Old Buildings, New Views – The New York Times

While New York City’s skyline is ever altering, some latest building and additions to historic buildings throughout town have revealed some previously hidden, however spectacular, views to the world.

These views vary from shut-up seems to be at architectural particulars that beforehand may need been seen solely to a choose few, to chicken’s-eye views of towers and cupolas that till just lately might solely be seen from the road. They present a novel solution to see elements of Manhattan and shine a highlight on design components which have largely been hiding in plain sight.

The buildings embrace workplace buildings which have created new residential areas, just like the Woolworth Building in Lower Manhattan; historic buildings which have had towers added or transformed to create luxurious housing, like Steinway Hall on West 57th Street and the Waldorf Astoria New York; and model-new condominium towers that enable fascinating new vantages of close by landmarks.

“Through the first decades of the 20th century, architects generally had the belief that the entire building should be designed, from sidewalk to summit,” stated Carol Willis, an architectural historian and founder and director of the Skyscraper Museum. “Elaborate ornament was an integral part of both architectural design and the practice of building industry.”

In the examples that we share with you below, some of this lofty ornamentation is now available for view thanks to new residential developments that have recently come to market.

In Midtown East, two of the city’s most renowned Art Deco buildings, the Waldorf Astoria New York (designed by Schultze and Weaver) and the General Electric Building (by the architects Cross & Cross), stand within a block of one another. Both buildings were completed in 1931, and both bear enviable exterior elements typical to the period, like geometric detailing and distinctive crowns that dramatically shape the silhouettes of the buildings.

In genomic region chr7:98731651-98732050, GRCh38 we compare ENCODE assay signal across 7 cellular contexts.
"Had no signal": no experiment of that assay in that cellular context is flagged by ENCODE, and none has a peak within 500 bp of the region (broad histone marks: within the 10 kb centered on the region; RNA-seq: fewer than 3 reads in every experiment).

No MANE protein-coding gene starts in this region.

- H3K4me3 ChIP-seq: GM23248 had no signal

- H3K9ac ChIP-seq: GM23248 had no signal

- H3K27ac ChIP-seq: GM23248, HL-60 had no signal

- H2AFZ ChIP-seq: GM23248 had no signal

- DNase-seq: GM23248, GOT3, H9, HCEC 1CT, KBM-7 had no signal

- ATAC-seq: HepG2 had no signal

“The dance between those two great Art Deco buildings was something that people interested in the New York skyline noticed right away,” said Andrew Dolkart, an architectural historian and professor of historic preservation at the Columbia University Graduate School of Architecture, Planning and Preservation. “While the tops of the buildings look different, they have a similar aesthetic, so they work well together.”

However, it wasn’t until construction began on The Towers of the Waldorf Astoria, a luxury condominium tower that spans the upper 33 levels of the 52-story landmark building, including two new top-floor penthouses nestled inside its crowning cupolas, that eye-level views of the General Electric Building’s stylized Gothic crown were fully revealed. (The hotel on the lower floors remains closed for renovations.)

Along with stunning views of that crown, a majority of the north-facing residences in the block-wide building also provide protected overhead views of the recently restored terra-cotta-tiled dome of St. Barts Episcopal Church next door.

“The design of the 69th Regiment Armory building is completely different from the other armory buildings found in Manhattan, which typically have a medieval-style,” said Yehuda Mor, of Minrav Development, which developed VU New York. “When residents look out their window and see the armory, it feels like they’re looking out a window in Paris.”

Construction is still underway at VU New York, although sales launched in January 2021. Available condo units range from a $829,000 studio to a three-bedroom for $3.95 million.

Source link Nytimes.com

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